Reinvesting in mining communities seems like a no-brainer. It’s not.

6 September 2016
Comment

Maps of the Brexit referendum result across different UK constituencies show fundamental differences in outlook between urban and provincial citizens.

Look closer, and you also see significant differences in the level of support for Brexit between different provincial areas. For example, there was greater support for Brexit – more than 55% – in areas where coal mines were shut down between 1980 and 2010 (see here and here for a comparison).

From the UK to Peru to Mongolia, national political outcomes have been influenced by disaffected mining communities unhappy with the impacts of under-investment.

Given the potential political ramifications of underinvestment in mining communities, why don't governments routinely reinvest revenues from extraction?


Three pitfalls of reinvesting mining revenues in producing areas
 

  1. Revenues from non-renewable resources are notoriously volatile. Reinvesting those revenues in producing areas can accentuate boom and bust cycles there, which can be difficult for governments to manage. And if investment only happens during the lifecycle of the mine, it can increase the shock when the industry declines.
     
  2. Poorly designed revenue-sharing regimes can actually exacerbate, rather than mitigate, these problems. For example, when commodity prices rose between 2005 and 2008, some local leaders in Peruvian mining regions tried to start violent protests in order to get more money from the national government and control over municipalities where mines were located.
     
  3. Social services provided by subnational governments do not necessarily improve when they receive more revenue. In Brazil, for example, municipalities that received large oil royalty windfalls suffered a significant decrease in the efficiency of social service provision.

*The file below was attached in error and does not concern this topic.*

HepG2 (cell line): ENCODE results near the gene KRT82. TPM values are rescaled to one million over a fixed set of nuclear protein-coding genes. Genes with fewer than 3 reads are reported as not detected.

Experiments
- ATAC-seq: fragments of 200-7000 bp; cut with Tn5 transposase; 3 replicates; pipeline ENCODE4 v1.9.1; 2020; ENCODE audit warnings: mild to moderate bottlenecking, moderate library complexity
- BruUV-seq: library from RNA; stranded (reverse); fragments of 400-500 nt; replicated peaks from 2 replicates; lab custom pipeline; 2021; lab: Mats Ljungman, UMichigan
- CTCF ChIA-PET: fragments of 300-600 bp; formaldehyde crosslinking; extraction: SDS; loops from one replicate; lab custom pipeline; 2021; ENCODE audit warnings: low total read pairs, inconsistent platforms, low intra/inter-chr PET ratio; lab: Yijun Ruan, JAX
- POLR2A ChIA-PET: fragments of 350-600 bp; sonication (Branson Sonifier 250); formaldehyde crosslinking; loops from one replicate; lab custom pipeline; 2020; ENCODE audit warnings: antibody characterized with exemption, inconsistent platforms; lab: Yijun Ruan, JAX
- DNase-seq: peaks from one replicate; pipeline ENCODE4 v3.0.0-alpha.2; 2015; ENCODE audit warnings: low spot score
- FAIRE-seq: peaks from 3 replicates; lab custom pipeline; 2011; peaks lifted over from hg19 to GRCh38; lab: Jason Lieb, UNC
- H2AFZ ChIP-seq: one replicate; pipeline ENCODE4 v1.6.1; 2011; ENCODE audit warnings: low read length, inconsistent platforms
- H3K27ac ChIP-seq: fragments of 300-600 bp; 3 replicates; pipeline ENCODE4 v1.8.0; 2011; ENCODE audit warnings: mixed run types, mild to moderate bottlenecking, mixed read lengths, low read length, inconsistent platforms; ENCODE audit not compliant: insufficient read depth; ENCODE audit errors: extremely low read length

So how can governments avoid the pitfalls described above?

Forthcoming research from the Natural Resource Governance Institute and UNDP found that revenue-sharing programmes have the greatest chance of success when national policy makers agree on what the programme’s objectives are, and ensure that the arrangements address these.

If the objective is increased social spending, it’s important to make sure that there is a public body with capacity to take on that responsibility. Take Bojonegoro in Indonesia. As a subnational authority governing a population of more than one million and assigned with health and education responsibilities, it’s better able to absorb an increase in revenues (or cope with a revenue decline) than a Kyrgyz aiyl aimak, a subnational government unit with a population of less than 10,000 people and few expenditure responsibilities.

If the aim is decentralising revenue collection to subnational governments, this also has to be done carefully. Calculation, collection and monitoring of property taxes and license fees require less expertise and time at the subnational level than the management of profit taxes. Zambia’s system of collecting property taxes based on the land area of the extraction sites at the district level, for example, is easier to calculate and track than the equity profits that subnational governments can elect to receive in Indonesia.

We’ll be discussing these issues and more at an event this Friday on the governance of extractives at the local level – sign up to attend or watch online, or follow on Twitter via the hashtag #extractives.

 

Thanks to Varsha Venogopal for her contributions to this blog.